One of my pet peeves, since I have entered the education profession, is encountering “more experienced” and veteran teachers who immediately nay-say new ideas or suggestions by younger teachers who are just entering the field. I’ve run out of fingers and toes to keep track of the many times I have been called an “idealist” by other teachers when I tried to introduce new teaching methods, classroom management techniques, or even more student-centered pedagogies during my practicums and student teaching. “Oh, honey, that won’t work,” I’ve been told. When asked why not, the answer was: “You haven’t experienced [insert situation] yet, have you?”
A certain response during this afternoon’s #edchat quickly brought that negative learning experience back to mind today. It was what I felt was a somewhat condescending remark to what I thought was an honest and helpful suggestion. I tried to shake it off, but it kept nagging me as the day wore on. It obviously bothered me strongly enough that I felt the need to jump online and blog my thoughts right after my night class! What exactly does experience have to do with it? Do I have to be experienced to try to improve a classroom situation? Do I need to experience everything in a classroom before I can make a judgment call or a decision? Do I need years of experience before I can be considered a good teacher?
Let me clarify: I have nothing against older and more experienced teachers at all. I adore my cooperative teachers and supervisor, and look up to many of my Twitter PLN mentors. I love working with my older colleagues and professors in my graduate classes. They provide me with constructive feedback, support, and multiple resources that I need to succeed. However, just because I am not currently employed or teaching in a classroom does not mean that my thoughts and efforts should be discredited. I may not have experienced some of these common frustrations with the student body, or administration, or school community, but this lack of experience does not mean that I come to the table empty-handed.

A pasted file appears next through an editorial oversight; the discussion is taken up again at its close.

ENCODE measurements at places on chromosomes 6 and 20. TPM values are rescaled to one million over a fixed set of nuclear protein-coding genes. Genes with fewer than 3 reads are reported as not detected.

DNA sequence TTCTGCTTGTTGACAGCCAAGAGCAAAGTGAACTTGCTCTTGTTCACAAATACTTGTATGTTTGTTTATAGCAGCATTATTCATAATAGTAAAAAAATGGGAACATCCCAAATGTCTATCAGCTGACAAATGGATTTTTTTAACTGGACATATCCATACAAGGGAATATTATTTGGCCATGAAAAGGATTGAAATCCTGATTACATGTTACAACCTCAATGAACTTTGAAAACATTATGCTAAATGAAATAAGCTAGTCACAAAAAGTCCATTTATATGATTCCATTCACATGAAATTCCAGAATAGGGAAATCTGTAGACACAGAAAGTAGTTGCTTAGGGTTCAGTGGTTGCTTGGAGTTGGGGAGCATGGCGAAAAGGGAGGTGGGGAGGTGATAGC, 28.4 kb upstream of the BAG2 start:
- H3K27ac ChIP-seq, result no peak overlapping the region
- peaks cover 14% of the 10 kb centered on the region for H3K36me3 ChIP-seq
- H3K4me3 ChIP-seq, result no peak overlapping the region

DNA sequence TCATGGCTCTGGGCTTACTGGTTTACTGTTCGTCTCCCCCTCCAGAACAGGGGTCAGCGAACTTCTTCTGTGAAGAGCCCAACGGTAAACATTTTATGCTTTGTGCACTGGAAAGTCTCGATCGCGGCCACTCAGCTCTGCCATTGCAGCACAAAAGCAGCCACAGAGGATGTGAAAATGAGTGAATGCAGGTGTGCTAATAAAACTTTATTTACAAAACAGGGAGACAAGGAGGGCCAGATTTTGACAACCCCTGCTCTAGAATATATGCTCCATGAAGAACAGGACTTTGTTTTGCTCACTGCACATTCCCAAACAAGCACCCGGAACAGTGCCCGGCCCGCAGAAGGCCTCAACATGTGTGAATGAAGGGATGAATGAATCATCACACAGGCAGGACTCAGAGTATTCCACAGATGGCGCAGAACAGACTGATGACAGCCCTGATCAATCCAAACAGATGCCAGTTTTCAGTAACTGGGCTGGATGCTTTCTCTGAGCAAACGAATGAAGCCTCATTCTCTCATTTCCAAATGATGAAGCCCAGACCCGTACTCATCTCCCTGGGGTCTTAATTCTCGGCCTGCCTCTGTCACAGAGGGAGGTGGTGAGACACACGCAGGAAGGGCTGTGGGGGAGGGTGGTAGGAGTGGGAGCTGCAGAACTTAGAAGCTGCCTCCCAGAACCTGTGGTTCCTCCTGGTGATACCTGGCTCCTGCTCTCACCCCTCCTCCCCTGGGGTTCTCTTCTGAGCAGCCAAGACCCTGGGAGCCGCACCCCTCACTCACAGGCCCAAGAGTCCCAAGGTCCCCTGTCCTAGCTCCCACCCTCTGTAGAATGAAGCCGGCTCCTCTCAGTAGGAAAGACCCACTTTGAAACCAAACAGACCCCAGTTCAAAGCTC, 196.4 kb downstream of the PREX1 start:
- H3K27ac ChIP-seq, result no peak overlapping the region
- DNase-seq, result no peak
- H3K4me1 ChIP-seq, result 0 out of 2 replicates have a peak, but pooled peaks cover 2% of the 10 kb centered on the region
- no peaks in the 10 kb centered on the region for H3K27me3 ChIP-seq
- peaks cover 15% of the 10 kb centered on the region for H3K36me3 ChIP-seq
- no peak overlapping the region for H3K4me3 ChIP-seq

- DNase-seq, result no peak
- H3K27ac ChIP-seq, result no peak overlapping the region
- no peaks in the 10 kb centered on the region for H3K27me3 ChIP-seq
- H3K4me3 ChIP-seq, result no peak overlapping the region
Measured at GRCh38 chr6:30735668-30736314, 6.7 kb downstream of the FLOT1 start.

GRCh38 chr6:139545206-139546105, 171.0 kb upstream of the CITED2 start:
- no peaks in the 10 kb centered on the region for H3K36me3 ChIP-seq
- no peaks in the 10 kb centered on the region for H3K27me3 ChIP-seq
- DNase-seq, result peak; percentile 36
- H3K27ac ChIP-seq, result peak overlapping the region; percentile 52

Sure, maybe I am idealistic when it comes to some of my teaching beliefs and methods but honestly, what’s wrong with that? Does idealism have to equal inexperience? I think back to my student teaching experience and recall a specific instance in which my cooperative teacher allowed me to “free-fall”. Having over twenty years of experience, she knew instantly that one of my planned activities was going to bomb. She fought the urge to tell me that it wouldn’t work and allowed me to go through the process. The student response was not what I expected, and I definitely sweated buckets as I tried to save my dignity and the lesson, but I learned from that experience. My cooperative teacher didn’t discourage me, or shake her head at my efforts. Instead, she supported me by giving me that chance to experience and learn from the situation for myself.
It’s a conundrum that many teenagers and graduates looking for jobs like to point out: “How do you expect me to have experience if you don’t give me the opportunity to gain that experience in the first place?” Yes, there are many factors, both positive and negative, in play when it comes to education. No doubt that the length of time spent teaching equals more exposure to those factors. More exposure, most especially to the negative factors, can lead to erosion and feelings of frustration, even cynicism, over time. This is exactly where I think new teachers can come in and help with their “idealistic” ways.
Please don’t derogate me for my bright-eyed beliefs and lack of inexperience. Don’t shake your head at me, or cut me down with negative remarks just because it didn’t work for you. Don’t tell me to grow up and be more realistic! Help me, support me, build me up like you do with your students in your classroom. Share your experience with me instead.
Flickr Image (“Student and Teacher”) by Wonderlane